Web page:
4. Encourage students to explain how they got the results they did and have them explain each step of the multiplication process. This way, you’ll make sure they grasp two two-digit multiplication properly and don’t sneak in a calculator to do the job for them! To play the snakes and ladders multiplication game, you’ll need to bring several snakes and ladders game boards, as well as a number of dice and counters according to the number of players. You’ll also need to bring a few calculators.

You can simply download a free, blank snakes and ladders template (there are plenty of beautifully illustrated versions online). Print out several copies according to the size of your class.

Alternatively, you can even draw one yourself and make copies accordingly. To draw a snakes and ladders game board, you’ll need to draw a square and divide it into twenty-five equal squares inside (five in each row and five in each column).

Mark the square in the lower-left corner with ‘start’ and the square in the upper. Mark all other squares with numbers from one to twenty-three, one being the square to the right of the ‘start’ square and twenty-three being the square to the left of the ‘finish’ square.

Draw several ladders and snakes (ex: five ladders and 7 snakes) that connect any two adjacent squares (such as squares six and seven). It should be visible which part is the bottom of each ladder and snake.

Finally, make sure that in each square there’s a different multiplication problem consisting of two two-digit numbers, such as 34 x 87, 69 x 54, etc.

Start playing!

1. Divide children into groups of three. In each group, there are two players that compete against each other, and one ‘checker’ that checks their answers.
2. Place one dice and one game board on the table of each group. Provide one counter to each player. Provide one calculator to each checker.
3. Explain to children that the goal of the game is to be the first that reaches the ‘finish’ square with their counter.
4. Explain the rules of the game to the students. Each player’s counter is on the ‘start’ square. Player one rolls the dice and moves up their counter as many squares as the number of the dice indicates. For example, if they’re on square four and they get a five when they roll the dice, they move up to square nine.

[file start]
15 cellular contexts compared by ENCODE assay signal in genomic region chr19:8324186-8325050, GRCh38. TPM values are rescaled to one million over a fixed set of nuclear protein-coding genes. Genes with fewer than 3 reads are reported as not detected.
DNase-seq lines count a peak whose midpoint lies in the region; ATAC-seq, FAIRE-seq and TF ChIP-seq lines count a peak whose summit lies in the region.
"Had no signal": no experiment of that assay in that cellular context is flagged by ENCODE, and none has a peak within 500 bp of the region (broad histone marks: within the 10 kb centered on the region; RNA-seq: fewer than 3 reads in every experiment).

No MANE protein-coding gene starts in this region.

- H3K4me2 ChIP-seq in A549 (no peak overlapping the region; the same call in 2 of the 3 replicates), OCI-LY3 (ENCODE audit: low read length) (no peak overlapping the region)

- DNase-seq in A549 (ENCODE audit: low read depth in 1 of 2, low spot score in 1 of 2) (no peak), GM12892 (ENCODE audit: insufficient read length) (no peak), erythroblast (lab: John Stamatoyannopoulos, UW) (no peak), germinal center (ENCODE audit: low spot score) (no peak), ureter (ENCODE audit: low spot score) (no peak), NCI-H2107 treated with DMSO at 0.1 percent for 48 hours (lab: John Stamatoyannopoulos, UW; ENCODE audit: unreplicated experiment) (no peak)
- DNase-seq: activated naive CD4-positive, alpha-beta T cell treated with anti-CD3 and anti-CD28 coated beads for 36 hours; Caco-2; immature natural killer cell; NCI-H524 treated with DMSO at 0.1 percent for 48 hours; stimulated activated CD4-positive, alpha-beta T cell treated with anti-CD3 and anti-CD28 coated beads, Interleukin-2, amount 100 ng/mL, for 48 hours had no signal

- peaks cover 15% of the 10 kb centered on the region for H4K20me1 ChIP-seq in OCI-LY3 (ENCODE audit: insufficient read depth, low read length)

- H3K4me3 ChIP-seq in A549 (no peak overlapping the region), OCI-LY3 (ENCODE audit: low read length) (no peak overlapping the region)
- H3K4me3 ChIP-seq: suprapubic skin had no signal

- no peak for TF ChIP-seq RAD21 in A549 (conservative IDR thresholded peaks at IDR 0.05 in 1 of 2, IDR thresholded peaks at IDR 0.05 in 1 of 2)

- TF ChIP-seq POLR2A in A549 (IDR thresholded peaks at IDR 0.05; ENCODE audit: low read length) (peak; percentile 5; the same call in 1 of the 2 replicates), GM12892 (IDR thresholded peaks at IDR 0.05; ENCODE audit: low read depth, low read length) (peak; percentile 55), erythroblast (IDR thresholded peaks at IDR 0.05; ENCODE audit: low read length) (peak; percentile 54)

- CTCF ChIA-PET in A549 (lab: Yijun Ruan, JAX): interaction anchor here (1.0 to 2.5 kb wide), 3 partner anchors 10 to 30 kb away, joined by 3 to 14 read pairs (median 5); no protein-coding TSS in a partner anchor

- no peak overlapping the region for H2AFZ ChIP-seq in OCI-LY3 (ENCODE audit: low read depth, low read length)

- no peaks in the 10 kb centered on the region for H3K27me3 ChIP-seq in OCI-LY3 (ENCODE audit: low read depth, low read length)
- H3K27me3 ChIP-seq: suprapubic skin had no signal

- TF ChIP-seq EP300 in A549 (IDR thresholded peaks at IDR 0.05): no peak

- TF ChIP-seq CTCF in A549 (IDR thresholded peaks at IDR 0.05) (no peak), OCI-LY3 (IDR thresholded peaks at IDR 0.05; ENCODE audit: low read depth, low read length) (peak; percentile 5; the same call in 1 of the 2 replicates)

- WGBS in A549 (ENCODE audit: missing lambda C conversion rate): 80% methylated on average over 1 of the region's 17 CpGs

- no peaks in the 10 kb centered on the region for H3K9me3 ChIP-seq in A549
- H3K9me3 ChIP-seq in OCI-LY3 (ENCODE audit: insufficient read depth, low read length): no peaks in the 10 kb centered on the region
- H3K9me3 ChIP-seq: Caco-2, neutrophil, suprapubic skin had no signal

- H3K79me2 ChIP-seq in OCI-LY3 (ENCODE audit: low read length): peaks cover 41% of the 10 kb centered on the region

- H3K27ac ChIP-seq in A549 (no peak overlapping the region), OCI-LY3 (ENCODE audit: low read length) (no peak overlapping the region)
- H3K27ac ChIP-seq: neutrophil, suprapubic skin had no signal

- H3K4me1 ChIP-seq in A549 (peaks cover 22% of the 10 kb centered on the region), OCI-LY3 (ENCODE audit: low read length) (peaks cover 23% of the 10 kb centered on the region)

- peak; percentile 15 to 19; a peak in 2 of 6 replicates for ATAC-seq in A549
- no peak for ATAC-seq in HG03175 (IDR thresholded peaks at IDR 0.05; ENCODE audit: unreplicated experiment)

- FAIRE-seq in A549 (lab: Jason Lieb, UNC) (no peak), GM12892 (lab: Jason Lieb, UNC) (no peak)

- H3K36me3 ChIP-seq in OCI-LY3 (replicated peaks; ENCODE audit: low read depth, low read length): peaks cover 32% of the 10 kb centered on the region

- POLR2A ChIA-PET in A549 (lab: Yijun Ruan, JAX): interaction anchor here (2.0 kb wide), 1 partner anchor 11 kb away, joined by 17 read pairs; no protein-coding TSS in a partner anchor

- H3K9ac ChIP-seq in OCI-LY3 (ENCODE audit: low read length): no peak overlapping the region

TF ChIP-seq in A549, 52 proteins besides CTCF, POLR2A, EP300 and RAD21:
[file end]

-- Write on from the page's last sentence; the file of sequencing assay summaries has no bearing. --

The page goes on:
5. Once they land on a particular square, they must solve the multiplication problem. If they answer correctly, the play continues and the other player repeats the same.
6. If they answer incorrectly, they miss a go, that is, the other player gets to roll the dice two times in a row.
7. The checker checks each answer provided on a calculator but makes sure that the players can’t see the result on their calculator. This way, they prevent players from seeing the right answer if they happen to do a calculation incorrectly.
8. Players should also make sure to reveal their answer only to the checker and not to each other. This way, they prevent the other player from copying their answer if they land on the same square.
9. Point out to children that if they land on a square that has a snake’s head – their counter slides down to the square where the snake’s tail is. For example, let’s say square one and seven are connected by a snake diagonally, with the snake’s head being in square seven. If a player lands on square seven, they have to slide down to square one and solve the multiplication problem of square one.
10. If they land on a square that has the bottom of a ladder, they slide their counter up to the square where the top of the ladder is.
11. The person that reaches the ‘finish’ square first, wins the game.
12. Another game starts, this time, the winner is the checker and the other two kids are players.

### Two-Digit by Two-Digit Number Multiplication Dice Game

This is an easy game that requires very little prep work. The only materials needed are dice, a number of markers, and individual whiteboards for every student. If you lack individual whiteboards, you can also use empty sheets of paper.

1. Divide students into pairs of two.
2. Hand out two dice to each pair, two markers, and two individual whiteboards.
3. Explain the rules of the game: each student rolls the two dice twice to get two two-digit numbers. They write them down on their whiteboard and multiply them.
4. The other student then checks their answer (they can use a calculator to check it if needed). If their answer is correct, they score one point. If their answer is incorrect they lose one point.
5. The second player repeats the same process.
6. This goes on for as many rounds as time allows.
7. In the end, the player that has the most points wins the game.